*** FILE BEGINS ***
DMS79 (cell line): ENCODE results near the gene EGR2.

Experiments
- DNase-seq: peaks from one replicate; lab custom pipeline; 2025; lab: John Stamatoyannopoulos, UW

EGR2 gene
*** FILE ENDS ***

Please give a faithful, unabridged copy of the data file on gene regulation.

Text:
DMS79 (cell line): ENCODE results near the gene EGR2.

Experiments
- DNase-seq: peaks from one replicate; lab custom pipeline; 2025; lab: John Stamatoyannopoulos, UW

EGR2 gene